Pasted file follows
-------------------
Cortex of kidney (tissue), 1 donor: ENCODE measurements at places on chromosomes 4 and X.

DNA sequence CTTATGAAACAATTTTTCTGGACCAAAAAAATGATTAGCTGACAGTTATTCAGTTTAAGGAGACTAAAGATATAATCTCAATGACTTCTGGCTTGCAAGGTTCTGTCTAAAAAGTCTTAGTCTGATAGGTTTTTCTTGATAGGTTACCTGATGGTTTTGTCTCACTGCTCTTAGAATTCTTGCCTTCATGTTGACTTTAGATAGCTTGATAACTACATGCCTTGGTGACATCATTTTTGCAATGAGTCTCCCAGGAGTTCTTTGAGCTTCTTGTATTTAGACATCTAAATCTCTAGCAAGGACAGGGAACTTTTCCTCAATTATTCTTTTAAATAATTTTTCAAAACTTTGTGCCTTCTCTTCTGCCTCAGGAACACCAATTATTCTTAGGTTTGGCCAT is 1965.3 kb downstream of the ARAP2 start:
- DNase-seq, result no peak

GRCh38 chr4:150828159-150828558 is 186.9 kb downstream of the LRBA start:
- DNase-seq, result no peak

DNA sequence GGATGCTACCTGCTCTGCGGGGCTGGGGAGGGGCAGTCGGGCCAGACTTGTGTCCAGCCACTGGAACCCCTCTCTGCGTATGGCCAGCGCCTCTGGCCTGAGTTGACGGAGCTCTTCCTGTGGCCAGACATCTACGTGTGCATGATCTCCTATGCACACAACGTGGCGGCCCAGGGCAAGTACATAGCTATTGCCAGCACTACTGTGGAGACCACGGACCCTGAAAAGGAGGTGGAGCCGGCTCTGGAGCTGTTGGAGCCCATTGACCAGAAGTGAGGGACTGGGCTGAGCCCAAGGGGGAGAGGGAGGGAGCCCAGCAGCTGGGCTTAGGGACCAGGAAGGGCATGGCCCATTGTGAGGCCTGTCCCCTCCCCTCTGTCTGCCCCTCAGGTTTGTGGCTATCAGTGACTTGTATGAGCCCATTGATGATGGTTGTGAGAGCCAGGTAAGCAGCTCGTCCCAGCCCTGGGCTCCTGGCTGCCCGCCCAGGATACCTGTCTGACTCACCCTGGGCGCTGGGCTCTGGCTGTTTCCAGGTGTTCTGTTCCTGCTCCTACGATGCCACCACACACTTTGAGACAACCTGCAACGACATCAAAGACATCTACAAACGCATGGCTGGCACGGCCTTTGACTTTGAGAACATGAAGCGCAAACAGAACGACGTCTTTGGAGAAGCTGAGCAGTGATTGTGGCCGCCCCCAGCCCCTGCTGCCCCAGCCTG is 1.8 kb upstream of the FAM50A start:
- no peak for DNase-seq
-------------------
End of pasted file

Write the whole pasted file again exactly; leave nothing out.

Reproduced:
Cortex of kidney (tissue), 1 donor: ENCODE measurements at places on chromosomes 4 and X.

DNA sequence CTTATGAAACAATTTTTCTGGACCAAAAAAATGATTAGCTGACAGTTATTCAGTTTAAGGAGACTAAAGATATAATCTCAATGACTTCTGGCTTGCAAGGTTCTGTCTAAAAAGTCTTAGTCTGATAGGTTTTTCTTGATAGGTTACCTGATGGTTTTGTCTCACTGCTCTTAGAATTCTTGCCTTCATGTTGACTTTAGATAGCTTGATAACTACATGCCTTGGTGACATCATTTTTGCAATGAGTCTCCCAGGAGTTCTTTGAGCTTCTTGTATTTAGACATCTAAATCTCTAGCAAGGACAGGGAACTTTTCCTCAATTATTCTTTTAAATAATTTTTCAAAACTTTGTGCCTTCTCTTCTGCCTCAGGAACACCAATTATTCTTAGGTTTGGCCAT is 1965.3 kb downstream of the ARAP2 start:
- DNase-seq, result no peak

GRCh38 chr4:150828159-150828558 is 186.9 kb downstream of the LRBA start:
- DNase-seq, result no peak

DNA sequence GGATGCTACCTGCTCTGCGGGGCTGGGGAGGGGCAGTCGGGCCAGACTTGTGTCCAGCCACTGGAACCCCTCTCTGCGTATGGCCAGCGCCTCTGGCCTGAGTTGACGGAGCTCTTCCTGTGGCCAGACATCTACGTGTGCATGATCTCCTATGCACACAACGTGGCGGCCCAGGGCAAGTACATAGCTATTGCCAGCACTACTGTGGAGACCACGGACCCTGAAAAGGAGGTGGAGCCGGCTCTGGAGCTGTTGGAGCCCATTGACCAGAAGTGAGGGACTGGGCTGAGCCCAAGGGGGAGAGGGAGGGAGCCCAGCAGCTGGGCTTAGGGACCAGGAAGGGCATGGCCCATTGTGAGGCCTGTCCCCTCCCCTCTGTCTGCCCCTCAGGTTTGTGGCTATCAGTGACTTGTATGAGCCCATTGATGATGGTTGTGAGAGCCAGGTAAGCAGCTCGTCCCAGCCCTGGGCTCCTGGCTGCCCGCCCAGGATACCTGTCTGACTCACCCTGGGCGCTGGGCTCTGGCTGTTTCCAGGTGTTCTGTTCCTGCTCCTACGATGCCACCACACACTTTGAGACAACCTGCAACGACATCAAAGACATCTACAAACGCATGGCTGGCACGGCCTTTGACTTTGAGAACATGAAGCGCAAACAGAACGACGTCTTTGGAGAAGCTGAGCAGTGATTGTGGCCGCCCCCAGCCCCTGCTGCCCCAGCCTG is 1.8 kb upstream of the FAM50A start:
- no peak for DNase-seq